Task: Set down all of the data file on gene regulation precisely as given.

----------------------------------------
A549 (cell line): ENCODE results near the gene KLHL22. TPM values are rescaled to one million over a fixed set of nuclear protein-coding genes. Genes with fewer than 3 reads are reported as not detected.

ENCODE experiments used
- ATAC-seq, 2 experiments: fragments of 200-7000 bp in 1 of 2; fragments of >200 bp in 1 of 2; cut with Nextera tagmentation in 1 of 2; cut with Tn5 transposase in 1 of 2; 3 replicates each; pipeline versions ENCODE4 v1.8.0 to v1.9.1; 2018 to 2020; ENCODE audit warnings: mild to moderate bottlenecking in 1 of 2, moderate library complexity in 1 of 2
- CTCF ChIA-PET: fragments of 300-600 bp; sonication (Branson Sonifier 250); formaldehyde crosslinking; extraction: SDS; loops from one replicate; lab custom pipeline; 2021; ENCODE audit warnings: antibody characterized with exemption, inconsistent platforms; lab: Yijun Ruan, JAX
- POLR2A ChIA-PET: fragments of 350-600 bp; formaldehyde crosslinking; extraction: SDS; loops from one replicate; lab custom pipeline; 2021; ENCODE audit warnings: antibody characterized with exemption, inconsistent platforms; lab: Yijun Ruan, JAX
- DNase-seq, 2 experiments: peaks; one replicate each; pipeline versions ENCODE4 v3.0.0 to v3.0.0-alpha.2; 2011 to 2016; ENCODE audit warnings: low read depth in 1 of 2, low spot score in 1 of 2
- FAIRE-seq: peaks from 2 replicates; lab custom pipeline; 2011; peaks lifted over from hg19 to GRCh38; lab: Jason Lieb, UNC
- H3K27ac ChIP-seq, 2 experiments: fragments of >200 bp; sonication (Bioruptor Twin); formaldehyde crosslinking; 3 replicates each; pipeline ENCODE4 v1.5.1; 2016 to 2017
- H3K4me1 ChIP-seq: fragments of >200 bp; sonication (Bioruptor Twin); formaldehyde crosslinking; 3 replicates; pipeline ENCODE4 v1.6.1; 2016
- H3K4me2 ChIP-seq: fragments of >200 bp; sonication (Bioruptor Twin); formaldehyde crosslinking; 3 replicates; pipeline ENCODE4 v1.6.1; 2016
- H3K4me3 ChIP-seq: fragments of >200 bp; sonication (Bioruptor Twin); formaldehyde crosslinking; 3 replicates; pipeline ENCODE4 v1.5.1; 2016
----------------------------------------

A549 (cell line): ENCODE results near the gene KLHL22. TPM values are rescaled to one million over a fixed set of nuclear protein-coding genes. Genes with fewer than 3 reads are reported as not detected.

ENCODE experiments used
- ATAC-seq, 2 experiments: fragments of 200-7000 bp in 1 of 2; fragments of >200 bp in 1 of 2; cut with Nextera tagmentation in 1 of 2; cut with Tn5 transposase in 1 of 2; 3 replicates each; pipeline versions ENCODE4 v1.8.0 to v1.9.1; 2018 to 2020; ENCODE audit warnings: mild to moderate bottlenecking in 1 of 2, moderate library complexity in 1 of 2
- CTCF ChIA-PET: fragments of 300-600 bp; sonication (Branson Sonifier 250); formaldehyde crosslinking; extraction: SDS; loops from one replicate; lab custom pipeline; 2021; ENCODE audit warnings: antibody characterized with exemption, inconsistent platforms; lab: Yijun Ruan, JAX
- POLR2A ChIA-PET: fragments of 350-600 bp; formaldehyde crosslinking; extraction: SDS; loops from one replicate; lab custom pipeline; 2021; ENCODE audit warnings: antibody characterized with exemption, inconsistent platforms; lab: Yijun Ruan, JAX
- DNase-seq, 2 experiments: peaks; one replicate each; pipeline versions ENCODE4 v3.0.0 to v3.0.0-alpha.2; 2011 to 2016; ENCODE audit warnings: low read depth in 1 of 2, low spot score in 1 of 2
- FAIRE-seq: peaks from 2 replicates; lab custom pipeline; 2011; peaks lifted over from hg19 to GRCh38; lab: Jason Lieb, UNC
- H3K27ac ChIP-seq, 2 experiments: fragments of >200 bp; sonication (Bioruptor Twin); formaldehyde crosslinking; 3 replicates each; pipeline ENCODE4 v1.5.1; 2016 to 2017
- H3K4me1 ChIP-seq: fragments of >200 bp; sonication (Bioruptor Twin); formaldehyde crosslinking; 3 replicates; pipeline ENCODE4 v1.6.1; 2016
- H3K4me2 ChIP-seq: fragments of >200 bp; sonication (Bioruptor Twin); formaldehyde crosslinking; 3 replicates; pipeline ENCODE4 v1.6.1; 2016
- H3K4me3 ChIP-seq: fragments of >200 bp; sonication (Bioruptor Twin); formaldehyde crosslinking; 3 replicates; pipeline ENCODE4 v1.5.1; 2016